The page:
There is no missing heat in that scenario. The only heat that needs to be accounted for is the 0.5W/m2 imbalance at TOA because if that number is accurate then the only place it can be going is in the ocean.
A two part question on Energy imbalance .
Can we have a TOA imbalance of -0.5 W/m2? If not why not.
ANSWER we are neither a heat source or a heat sink
Energy in is energy out. In other words we cannot have a TOA imbalance because the TOA is where the energy in equals the energy out.
We can have a warmer atmosphere or ocean without having to violate that principal, but only if the input of energy [Sun] varies due to distance [Summer/Winter locally] North and south hemispheres depending on the elliptical orbit of the sun. Or due to intensity [solar Cycles]
In effect the temperature we have is balance of the energy in the ocean, land surface and air. In a mathematical model where the air and sea remained fixed the amount of heating up, the amount of clouds, would run like a clock and stay the same from 1 24 hour period to the next apart from the energy input.
In our world of currents and Coriolis forces and winds, erosion volcanoes etc where the heat is varies but if one area becomes hotter SOI, PDO, El Nino etc another becomes colder.
Adding CO2 to the air does not make the total energy in or out change one iota. It does modify where the heat is found and this should be more in the atmosphere [ Gates, Droedge, Mosher etc]. The air should be warmer Gates and when it isn’t for 16 years it is indeed a travesty for your argument and the IPCC.
What it implies is that the earth’s atmosphere is a lot more resistant to intemperate changes than most people here are prepared to realise.
Over the course of a year the average solar radiation arriving at the top of the Earth’s atmosphere at any point in time is roughly 1366 watts per square metre (see solar constant)
The Sun’s rays are attenuated as they pass through the atmosphere, thus reducing the irradiance at the Earth’s surface to approximately 1000 W /m2 for a surface perpendicular to the Sun’s rays at sea level on a clear day.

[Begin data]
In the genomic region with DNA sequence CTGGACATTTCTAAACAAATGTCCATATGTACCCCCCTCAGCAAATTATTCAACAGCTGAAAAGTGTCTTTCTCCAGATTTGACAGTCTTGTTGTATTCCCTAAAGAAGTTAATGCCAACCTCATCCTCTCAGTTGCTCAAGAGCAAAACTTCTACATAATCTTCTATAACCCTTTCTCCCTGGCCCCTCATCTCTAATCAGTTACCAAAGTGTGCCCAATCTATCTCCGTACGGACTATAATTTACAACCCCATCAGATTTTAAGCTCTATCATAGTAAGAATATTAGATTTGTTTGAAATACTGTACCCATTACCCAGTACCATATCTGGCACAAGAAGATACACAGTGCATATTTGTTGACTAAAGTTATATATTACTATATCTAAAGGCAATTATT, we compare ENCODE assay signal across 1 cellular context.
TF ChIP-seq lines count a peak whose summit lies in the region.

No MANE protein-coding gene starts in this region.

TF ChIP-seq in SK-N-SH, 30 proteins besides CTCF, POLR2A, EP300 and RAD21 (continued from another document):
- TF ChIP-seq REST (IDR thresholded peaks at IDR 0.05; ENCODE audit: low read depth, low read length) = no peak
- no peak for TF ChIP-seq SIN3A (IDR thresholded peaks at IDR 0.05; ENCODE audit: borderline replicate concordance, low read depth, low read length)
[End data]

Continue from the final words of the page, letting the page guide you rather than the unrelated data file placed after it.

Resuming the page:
, the sunbeam hitting the ground at a 30° angle spreads the same amount of light over twice as much area
Ignoring clouds, the daily average irradiance for the Earth is approximately 250 W/m2 (i.e., a daily irradiation of 6 kWh/m2)
The insolation of the sun can also be expressed in Suns, where one Sun equals 1000 W/m2 at the point of arrival, with kWh/m2/day expressed as hours/day
Pekka Pirilä TOA can be a term for the level where radiative energy out equals radiative energy in. Whether one pumps CO2 into the air or not does not change the amount of energy in by the sun , nor the energy radiated out which is at an equilibrium.
Yes the air at surface levels can be warmer but not because the CO2 is trapping more heat. If that were the case the earth would get warmer and warmer, The AGW argument of climate sensitivity and you might as well argue a sensitivity of 30 degrees instead of 3 degrees.
The reflective surface of the earth is a strange combination of solid liquid and gas. At some point incident radiation is stopped then emitted back.
It matters not whether it is a solid metal spacecraft a meteor or moon they all radiate the heat back. If an atmosphere with increasing CO2 is hotter than one without Then somewhere else in the system becomes colder. ie if the CO2 radiates more heat back to space then the oceans and land will not heat up as much.
Hence there is no radiative imbalance just a poor understanding on our part of the actual way the energy movements occur
Sea levels rising reminds me I left a tap running overnight last year?
If the ocean measurements were reliable, which they are not yet proven to be, then the ocean heat content rising would be true but it would mean CO2 was not the cause as there has been a hiatus. What a conundrum.
Making stuff up here as I go.
R Gates, R Pielke on ocean heat.
No one has said what the average heat of the 700-2000 meter level is but a wild guess would say in the tropics [sea surface temp up to 25 degrees centigrade] and Arctic ocean [sea surface temp 3 degrees C] that the deeper level would be about 3-5 degrees centigrade. I.e not much difference at all at depth.
There are no deep hot ocean currents, only cold ones and colder ones.
If the hot currents ever come to the surface they will cool it not heat it [See D Springer earlier on heat sinks and why you cannot heat a warmer body with a colder body] as they are cooler than the surface air . The second thing is heat conducts both ways so at anyone time the hot surface water is not only heating the air above but heating the water below. Which has a lot more molecules than air for the heat to transfer to hence the heat diffusion will for most purposes be downwards by large orders of magnitude.
That is not to say that the surface water might not heat up to 30 degrees C or more in the tropics but it cannot make the air hotter than the water and the water will almost always be colder [please leave out objections like hot air over land blowing out to sea/ night time etc which are not relevant to this argument ] than the air.